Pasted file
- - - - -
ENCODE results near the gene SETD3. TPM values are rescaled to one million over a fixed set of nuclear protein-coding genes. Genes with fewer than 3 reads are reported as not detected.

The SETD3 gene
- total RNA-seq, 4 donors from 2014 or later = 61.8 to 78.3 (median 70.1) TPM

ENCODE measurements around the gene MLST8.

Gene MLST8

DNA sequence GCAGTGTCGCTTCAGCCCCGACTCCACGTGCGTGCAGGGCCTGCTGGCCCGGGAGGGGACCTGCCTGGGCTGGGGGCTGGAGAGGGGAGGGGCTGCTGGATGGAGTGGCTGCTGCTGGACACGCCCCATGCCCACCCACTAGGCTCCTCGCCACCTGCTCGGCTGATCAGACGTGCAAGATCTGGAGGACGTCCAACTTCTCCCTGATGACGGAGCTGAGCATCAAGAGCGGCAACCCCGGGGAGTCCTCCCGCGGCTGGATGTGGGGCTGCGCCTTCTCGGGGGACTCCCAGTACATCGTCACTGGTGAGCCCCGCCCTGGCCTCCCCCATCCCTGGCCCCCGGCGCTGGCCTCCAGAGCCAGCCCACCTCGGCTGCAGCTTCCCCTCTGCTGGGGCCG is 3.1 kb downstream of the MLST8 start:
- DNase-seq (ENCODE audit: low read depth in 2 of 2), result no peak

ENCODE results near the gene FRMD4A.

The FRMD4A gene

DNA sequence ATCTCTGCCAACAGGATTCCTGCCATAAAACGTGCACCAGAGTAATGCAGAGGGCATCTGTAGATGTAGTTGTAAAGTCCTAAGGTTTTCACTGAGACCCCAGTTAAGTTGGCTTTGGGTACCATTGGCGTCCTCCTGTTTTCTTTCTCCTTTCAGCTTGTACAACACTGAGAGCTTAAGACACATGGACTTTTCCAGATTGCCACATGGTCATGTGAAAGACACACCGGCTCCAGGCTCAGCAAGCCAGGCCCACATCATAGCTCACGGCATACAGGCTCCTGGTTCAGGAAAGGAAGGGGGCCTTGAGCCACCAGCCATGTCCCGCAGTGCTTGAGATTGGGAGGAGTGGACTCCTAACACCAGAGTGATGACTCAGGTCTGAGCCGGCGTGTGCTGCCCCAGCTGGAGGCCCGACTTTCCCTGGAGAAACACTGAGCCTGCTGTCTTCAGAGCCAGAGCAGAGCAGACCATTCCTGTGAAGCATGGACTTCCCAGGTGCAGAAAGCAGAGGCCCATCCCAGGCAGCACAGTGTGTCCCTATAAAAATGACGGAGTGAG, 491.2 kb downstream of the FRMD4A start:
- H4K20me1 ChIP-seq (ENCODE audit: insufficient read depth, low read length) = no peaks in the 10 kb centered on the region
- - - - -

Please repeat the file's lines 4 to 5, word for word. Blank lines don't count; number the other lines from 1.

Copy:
ENCODE measurements around the gene MLST8.

Gene MLST8